Open Thesis

Ongoing Thesis

Master's Theses

Automated Generation of Adversarial Inputs for Data Center Networks

Keywords:
adversarial; datacenter networks

Description

Today's Data Center (DC) networks are facing increasing demands and a plethora of requirements. Factors for this are the rise of Cloud Computing, Virtualization and emerging high data rate applications such as distributed Machine Learning frameworks.
Many proposal for network designs and routing algorithms covering different operational goals and requirements have been proposed.
This variety makes it hard for operators to choose the ``right'' solution.
Recently, some works proposed that automatically generate adversarial input to networks or networking algorithms [1,2] to identify weak spots in order to get a better view of their performance and help operators' decision making. However, they focus on specific scenarios.
The goal of this thesis is to develop or extend such mechanisms so that they can be applied a wider range of scenarios than previously.
The thesis builds upon an existing flow-level simulator in C++ and initial algorithms that generate adversarial inputs for networking problems.

[1] S. Lettner and A. Blenk, “Adversarial Network Algorithm Benchmarking,” in Proceedings of the 15th International Conference on emerging Networking EXperiments and Technologies, Orlando FL USA, Dec. 2019, pp. 31–33, doi: 10.1145/3360468.3366779.
[2] J. Zerwas et al., “NetBOA: Self-Driving Network Benchmarking,” in Proceedings of the 2019 Workshop on Network Meets AI & ML  - NetAI’19, Beijing, China, 2019, pp. 8–14, doi: 10.1145/3341216.3342207.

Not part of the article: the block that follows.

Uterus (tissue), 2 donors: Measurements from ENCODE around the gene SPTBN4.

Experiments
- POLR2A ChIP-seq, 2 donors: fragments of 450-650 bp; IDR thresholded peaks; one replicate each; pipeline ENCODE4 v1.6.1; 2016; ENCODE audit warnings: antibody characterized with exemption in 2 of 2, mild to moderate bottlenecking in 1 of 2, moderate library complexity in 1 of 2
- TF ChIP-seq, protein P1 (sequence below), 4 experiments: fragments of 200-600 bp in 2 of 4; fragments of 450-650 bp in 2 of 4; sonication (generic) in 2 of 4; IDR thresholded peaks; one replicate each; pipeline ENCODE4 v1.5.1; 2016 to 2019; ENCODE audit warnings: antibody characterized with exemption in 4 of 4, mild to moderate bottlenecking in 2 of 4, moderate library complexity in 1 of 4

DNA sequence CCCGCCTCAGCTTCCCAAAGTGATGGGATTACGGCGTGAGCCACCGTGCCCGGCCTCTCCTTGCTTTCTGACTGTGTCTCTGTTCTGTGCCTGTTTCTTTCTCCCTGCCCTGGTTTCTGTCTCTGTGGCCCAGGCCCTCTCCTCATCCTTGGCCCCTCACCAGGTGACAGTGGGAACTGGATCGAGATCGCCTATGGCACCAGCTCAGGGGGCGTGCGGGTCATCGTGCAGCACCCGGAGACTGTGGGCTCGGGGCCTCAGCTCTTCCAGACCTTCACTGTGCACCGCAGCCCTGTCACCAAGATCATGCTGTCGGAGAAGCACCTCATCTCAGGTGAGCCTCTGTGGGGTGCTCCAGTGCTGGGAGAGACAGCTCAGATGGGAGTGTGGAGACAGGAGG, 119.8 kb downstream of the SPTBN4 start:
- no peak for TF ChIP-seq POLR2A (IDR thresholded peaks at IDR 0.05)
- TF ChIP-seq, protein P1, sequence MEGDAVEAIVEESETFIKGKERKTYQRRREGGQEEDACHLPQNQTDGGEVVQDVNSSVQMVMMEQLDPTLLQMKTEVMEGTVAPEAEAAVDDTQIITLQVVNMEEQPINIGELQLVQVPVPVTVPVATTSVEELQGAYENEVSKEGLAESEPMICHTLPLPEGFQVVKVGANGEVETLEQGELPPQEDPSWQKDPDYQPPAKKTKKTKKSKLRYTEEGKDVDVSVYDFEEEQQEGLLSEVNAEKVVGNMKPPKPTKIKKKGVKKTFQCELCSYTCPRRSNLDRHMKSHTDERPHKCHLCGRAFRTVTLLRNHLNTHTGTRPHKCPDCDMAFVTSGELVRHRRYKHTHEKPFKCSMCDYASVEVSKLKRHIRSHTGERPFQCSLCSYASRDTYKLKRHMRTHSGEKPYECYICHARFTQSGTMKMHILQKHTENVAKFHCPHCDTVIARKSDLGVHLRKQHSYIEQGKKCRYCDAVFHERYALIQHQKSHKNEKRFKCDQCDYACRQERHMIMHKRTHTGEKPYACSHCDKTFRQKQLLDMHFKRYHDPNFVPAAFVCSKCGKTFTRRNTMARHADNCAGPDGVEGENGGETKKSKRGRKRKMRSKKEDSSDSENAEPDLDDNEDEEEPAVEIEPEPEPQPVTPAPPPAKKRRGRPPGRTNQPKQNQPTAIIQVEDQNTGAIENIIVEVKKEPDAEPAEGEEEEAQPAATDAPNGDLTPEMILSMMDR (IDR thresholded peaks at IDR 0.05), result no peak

Prerequisites

- Profound knowledge in C++

Supervisor:

Research Internships (Forschungspraxis)

Towards Digital Network Twins: Can we Machine Learn Network Function Behaviors?

Description

Digital Network Twins can help to improve future network operation and management significantly.
A Digital Twin (DT) of a network is a digital representation that is coupled to the real network.
It can be used to perform experiments e.g. to improve the operation of the real network.
Running a detailed model of a network as a DT can be quite challenging.
Either the computational effort is too high to run the model somehow in real-time or the abstraction level is too high so the DT does not represent the real network closely enough.
Here Machine Learning (ML) could be a solution. Instead of accurately modeling the behavior analytically, an ML approach observes and learns the behavior of a network and its elements and may lead to a model that is less complex to use for a DT.
Research in this direction is still at its infancy, however.
This research internship should investigate the ability of current ML approaches to learn the behavior of network functions.
For this task, Kubernetes' ingress controller, a load balancer (LB), shall be set up as an exemplary network function in a virtual testbed.
The setup should further contain traffic generators to benchmark network functions and monitoring installations to observe the be-
havior of the LB. The collected data should then be used to train an ML model.
The core question is whether how far the behavior of network functions can be learned and abstracted with ML models.

Prerequisites

- Linux

- Kubernetes

- Basic knowledge ML

Supervisor: